If you’ve been advertising on Amazon or Walmart, you’ve certainly run into this dilemma. You log into your account one day, and you realize your ad revenue dropped unexpectedly.
What went wrong?
Figuring out why your stats changed—why your revenue went down, why your ACOS jumped, and so on—isn’t easy. There is just so much data to sort through before you can locate the culprit.
If you’re a big enough brand, you probably run dozens or hundreds of ad campaigns, each of which contains hundreds of keywords and product targets. Not to mention, these campaigns cut across many categories—there are Sponsored Brands campaigns, Sponsored Brands Video campaigns, and so on.
That’s a lot of data points to track.
What’s the best method for identifying ad revenue changes?
To identify what is going wrong—or, if your revenue is up, what is going right—you first need to download the data from Amazon or Walmart.
Then, comb through each line of the spreadsheet to find the campaigns, keywords, search terms, and more that are responsible for that sudden shift in performance.
How do you sort through all of this data? We recommend laddering down through your account. Start with the highest levels of your ad system, and then work your way down until you’ve identified the specific ad entities that might be the problem.
Here are the layers, in order, we recommend that you go through:
#1. Overall account: This will likely be your signal, in the first place, that something has gone wrong. If your overall account revenue is down 10%, for instance, then you want to figure out what happened.
#2. Campaign types: The next step is to see whether a certain type of campaign was responsible for that drop in ad revenue. You should look through all of your categories of campaigns—SBV campaigns, SP automatic campaign, SP keyword targeting campaigns, etc—and see whether one in particular is the reason behind that big revenue drop.
#3. Campaigns: Once you’ve identified the campaign type that might be at fault, you want to look at your specific campaigns. Are one or two of the campaigns disproportionately responsible for your revenue decrease? Those are the ones to focus on next.
#4. Keywords/Product Targets: Now you’ve reached the level of figuring out exactly why your revenue is getting so much worse. In the underperforming campaigns, are certain keywords most responsible for your overspending?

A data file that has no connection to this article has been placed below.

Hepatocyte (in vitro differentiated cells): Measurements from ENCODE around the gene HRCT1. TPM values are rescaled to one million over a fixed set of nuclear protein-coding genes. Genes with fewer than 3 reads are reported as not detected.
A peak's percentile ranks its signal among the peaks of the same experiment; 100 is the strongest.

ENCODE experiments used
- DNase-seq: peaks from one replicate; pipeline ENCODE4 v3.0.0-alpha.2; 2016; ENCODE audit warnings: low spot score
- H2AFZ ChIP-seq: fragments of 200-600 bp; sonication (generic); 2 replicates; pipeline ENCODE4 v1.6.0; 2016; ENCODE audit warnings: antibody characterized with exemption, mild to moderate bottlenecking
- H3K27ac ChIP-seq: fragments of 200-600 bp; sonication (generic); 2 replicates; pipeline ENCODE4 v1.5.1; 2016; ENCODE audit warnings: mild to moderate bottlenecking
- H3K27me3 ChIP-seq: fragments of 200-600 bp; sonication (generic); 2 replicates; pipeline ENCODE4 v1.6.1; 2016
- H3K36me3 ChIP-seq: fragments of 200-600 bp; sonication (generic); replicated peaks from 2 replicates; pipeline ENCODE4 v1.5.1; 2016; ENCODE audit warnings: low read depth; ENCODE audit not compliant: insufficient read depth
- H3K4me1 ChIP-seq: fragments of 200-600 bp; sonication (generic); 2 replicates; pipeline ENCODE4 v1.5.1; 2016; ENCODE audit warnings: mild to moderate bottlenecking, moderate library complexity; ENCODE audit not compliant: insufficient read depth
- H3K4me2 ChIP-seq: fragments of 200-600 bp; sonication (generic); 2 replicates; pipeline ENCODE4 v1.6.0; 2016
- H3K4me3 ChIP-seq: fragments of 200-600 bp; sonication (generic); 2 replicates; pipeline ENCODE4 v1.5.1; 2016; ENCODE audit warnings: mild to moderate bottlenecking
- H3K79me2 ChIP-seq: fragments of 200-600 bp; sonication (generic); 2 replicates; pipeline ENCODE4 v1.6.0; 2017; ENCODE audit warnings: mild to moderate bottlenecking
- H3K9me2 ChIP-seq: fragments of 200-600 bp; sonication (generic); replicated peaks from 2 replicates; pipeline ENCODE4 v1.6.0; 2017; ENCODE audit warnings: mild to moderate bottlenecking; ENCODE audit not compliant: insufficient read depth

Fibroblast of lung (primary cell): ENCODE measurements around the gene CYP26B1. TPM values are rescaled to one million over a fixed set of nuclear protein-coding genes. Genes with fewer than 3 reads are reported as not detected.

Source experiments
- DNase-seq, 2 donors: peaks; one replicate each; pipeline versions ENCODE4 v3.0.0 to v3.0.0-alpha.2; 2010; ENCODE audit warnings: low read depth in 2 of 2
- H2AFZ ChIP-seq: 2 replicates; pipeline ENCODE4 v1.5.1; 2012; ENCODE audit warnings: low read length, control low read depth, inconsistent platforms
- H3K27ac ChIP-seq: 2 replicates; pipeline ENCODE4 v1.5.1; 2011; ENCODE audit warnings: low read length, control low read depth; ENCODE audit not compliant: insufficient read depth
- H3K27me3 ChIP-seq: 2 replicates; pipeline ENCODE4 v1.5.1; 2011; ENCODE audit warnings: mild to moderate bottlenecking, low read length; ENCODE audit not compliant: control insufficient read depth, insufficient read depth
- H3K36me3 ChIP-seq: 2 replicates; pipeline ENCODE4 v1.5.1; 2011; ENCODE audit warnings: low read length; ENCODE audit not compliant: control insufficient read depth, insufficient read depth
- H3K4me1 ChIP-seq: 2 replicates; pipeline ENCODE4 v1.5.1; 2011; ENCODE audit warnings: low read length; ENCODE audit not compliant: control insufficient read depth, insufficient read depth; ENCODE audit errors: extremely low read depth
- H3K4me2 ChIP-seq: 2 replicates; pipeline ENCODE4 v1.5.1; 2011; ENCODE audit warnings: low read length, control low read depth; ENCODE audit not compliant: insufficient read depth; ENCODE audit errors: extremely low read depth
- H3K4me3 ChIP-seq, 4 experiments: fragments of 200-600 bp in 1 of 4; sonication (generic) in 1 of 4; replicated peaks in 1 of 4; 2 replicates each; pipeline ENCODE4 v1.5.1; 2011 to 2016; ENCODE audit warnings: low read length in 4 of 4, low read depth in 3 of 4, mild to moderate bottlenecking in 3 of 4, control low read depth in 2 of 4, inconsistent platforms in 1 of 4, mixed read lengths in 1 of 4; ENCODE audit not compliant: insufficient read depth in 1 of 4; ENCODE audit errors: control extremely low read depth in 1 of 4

#5. Search Terms: Similarly, can we trace back the underperformance to a few long-tail search terms that were previously driving significant volume?
By the time you’ve reached the keyword and search terms layer, you’ll hopefully identify what needs fixing. It’s very possible that you can trace a big drop in revenue to a handful of badly performing keywords.
Remember: Don’t evaluate change—evaluate contribution to change
During this troubleshooting process, there’s one trap you should avoid. For every line item you evaluate, make sure you are contextualizing its performance against the overall spend associated with that line item.
Just because one keyword or campaign has a big drop in the revenue it generates doesn’t mean it’s responsible for your overall performance issues. If it doesn’t receive a lot of spend, then it probably isn’t the culprit.
Here’s what we mean: Let’s say you discover that Campaign A had a 30% decrease in revenue last month. Your natural instinct might be to assume that Campaign A is responsible for your account-level revenue woes, right? But if Campaign A is only a fraction of your overall spend, then it probably isn’t the problem.
Meanwhile, Campaign B—your biggest campaign—might have seen a modest 5% increase in revenue, but since it is responsible for so much more spend, then it is more likely the problem.
That, in essence, is the difference between Change % and Contribution to Change %.
Change % just says by how much the revenue is going up or down—but the Contribution to Change % accounts for the extent to which a single keyword or a single campaign is impacting your account overall.
What if there was an easier way to identify account-level changes?
The system we discussed above works, but it is extremely time consuming.
At Intentwise, we wanted to make it easier for brands and agencies to figure out what is driving increases or decreases in their revenue.
So, this month, we launched a new feature in Intentwise Analytics Cloud that automatically measures Contribution to Change %.
Rather than comb through a complex spreadsheet, brands that use Intentwise can see a flashing sign that says: Here’s the line item that’s contributing to your sudden increase in spend.
For now, we are able to measure Contribution to Change % for spend and revenue. That means we can identify the keywords, campaigns, product targets, and so on that are responsible for a sudden increase or decrease in spend or revenue. (From there, it’ll be easy to calculate metrics like ACOS.)
In the near future, we’ll add impressions and clicks as a measure, so you can get the same view across those two categories.
Do you have a strategy for decoding fluctuations in your spend or your revenue? We’d love to know.
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